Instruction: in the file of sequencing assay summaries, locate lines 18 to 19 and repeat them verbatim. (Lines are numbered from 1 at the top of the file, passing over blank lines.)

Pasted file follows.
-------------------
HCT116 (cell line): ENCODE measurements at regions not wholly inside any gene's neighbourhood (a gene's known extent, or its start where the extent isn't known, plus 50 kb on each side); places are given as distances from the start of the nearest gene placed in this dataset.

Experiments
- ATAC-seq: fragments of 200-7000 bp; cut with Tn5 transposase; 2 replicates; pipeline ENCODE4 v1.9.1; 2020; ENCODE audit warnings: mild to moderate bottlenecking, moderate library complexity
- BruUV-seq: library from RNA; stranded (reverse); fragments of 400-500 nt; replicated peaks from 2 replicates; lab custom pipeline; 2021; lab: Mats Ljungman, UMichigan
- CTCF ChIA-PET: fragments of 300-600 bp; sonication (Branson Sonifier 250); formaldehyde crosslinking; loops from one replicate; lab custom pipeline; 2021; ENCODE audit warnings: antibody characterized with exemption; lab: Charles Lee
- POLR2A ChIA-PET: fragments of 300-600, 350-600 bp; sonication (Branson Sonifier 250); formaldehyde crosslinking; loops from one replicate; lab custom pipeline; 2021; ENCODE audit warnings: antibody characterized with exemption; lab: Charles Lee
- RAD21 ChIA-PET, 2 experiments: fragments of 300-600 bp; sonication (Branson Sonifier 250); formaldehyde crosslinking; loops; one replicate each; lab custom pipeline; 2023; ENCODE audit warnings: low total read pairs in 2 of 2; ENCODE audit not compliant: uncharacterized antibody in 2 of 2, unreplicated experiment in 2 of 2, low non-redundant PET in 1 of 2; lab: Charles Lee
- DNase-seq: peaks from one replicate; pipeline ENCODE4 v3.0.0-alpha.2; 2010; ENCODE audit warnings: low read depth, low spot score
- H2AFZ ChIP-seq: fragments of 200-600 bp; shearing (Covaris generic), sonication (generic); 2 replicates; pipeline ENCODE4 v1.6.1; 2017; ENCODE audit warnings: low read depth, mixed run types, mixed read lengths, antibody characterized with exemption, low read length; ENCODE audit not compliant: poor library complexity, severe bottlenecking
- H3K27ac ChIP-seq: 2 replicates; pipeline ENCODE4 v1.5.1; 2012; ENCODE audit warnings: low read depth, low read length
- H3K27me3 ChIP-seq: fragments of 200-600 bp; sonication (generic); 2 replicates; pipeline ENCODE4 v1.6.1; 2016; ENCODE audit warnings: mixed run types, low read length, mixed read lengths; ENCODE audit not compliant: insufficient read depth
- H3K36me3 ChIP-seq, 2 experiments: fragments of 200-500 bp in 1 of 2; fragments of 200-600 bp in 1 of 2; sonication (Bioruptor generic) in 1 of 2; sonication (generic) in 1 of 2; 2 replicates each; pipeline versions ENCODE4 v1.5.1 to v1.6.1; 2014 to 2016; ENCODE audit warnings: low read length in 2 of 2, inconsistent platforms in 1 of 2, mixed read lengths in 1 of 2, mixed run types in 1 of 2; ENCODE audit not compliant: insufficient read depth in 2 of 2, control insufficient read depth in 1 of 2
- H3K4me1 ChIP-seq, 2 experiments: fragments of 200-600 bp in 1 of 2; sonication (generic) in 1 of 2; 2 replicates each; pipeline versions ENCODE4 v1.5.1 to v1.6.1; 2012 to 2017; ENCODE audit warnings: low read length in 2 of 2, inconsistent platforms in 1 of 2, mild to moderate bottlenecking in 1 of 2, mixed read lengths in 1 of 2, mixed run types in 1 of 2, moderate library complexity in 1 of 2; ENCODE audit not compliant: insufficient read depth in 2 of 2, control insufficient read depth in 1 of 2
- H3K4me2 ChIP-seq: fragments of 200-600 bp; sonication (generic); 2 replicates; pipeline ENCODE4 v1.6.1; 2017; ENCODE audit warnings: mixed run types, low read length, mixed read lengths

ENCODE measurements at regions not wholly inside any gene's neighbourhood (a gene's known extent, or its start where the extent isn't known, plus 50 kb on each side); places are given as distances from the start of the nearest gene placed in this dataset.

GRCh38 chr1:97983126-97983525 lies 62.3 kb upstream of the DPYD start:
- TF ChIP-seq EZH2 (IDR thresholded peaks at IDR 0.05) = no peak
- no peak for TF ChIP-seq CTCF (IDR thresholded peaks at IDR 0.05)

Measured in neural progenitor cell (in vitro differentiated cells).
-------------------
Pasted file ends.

- no peak for TF ChIP-seq CTCF (IDR thresholded peaks at IDR 0.05)

Measured in neural progenitor cell (in vitro differentiated cells).